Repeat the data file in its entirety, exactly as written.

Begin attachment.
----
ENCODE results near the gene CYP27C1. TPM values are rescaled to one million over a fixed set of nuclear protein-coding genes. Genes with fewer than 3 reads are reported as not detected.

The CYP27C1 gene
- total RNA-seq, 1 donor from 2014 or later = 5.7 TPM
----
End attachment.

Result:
ENCODE results near the gene CYP27C1. TPM values are rescaled to one million over a fixed set of nuclear protein-coding genes. Genes with fewer than 3 reads are reported as not detected.

The CYP27C1 gene
- total RNA-seq, 1 donor from 2014 or later = 5.7 TPM